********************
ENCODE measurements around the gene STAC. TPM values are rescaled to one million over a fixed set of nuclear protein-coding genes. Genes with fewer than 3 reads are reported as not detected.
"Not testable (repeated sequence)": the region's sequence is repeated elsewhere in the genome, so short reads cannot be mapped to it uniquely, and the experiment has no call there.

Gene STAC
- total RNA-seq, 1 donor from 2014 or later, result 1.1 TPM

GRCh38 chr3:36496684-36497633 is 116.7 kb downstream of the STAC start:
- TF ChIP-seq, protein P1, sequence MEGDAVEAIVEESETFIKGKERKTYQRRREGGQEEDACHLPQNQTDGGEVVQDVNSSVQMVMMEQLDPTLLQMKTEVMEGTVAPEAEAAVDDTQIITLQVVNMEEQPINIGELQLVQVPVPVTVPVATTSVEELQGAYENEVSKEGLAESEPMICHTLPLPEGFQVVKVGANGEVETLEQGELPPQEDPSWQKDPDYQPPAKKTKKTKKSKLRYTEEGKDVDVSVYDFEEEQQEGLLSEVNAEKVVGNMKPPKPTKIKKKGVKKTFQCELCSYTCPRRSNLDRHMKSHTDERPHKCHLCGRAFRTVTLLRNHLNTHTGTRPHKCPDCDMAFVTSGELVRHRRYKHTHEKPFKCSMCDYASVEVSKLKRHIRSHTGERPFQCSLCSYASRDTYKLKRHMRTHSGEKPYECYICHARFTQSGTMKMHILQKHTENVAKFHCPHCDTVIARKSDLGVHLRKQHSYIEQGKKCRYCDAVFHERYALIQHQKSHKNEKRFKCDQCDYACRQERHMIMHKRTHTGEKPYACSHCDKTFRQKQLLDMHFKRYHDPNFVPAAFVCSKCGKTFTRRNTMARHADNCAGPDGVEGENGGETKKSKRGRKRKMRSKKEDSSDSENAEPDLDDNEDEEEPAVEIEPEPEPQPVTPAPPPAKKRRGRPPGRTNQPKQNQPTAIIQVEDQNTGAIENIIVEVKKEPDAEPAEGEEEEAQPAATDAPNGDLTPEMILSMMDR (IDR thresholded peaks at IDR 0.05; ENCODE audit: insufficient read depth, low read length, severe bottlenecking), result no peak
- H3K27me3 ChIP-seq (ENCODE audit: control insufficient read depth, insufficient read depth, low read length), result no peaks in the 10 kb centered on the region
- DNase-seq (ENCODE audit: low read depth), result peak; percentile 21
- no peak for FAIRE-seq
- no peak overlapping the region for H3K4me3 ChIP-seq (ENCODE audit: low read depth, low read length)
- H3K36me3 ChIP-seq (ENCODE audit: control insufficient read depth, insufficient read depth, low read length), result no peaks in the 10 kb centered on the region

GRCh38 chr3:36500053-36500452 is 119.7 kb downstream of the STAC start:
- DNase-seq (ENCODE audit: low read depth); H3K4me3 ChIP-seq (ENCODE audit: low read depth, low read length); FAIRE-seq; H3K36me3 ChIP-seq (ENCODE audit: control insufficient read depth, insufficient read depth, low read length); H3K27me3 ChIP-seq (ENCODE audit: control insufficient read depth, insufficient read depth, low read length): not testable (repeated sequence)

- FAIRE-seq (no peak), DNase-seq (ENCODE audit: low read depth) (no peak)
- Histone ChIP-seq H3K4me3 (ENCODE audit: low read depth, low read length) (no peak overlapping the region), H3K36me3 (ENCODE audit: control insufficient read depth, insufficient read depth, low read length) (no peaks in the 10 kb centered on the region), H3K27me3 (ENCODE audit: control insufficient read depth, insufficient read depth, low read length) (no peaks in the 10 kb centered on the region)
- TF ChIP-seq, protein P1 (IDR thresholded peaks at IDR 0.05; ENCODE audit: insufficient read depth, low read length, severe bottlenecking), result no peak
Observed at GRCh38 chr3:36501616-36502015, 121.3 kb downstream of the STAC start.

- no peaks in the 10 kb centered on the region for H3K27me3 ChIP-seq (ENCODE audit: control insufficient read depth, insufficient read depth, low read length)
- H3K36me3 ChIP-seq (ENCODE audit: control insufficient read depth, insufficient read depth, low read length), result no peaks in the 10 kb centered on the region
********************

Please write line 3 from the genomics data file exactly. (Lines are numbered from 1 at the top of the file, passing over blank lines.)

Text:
Gene STAC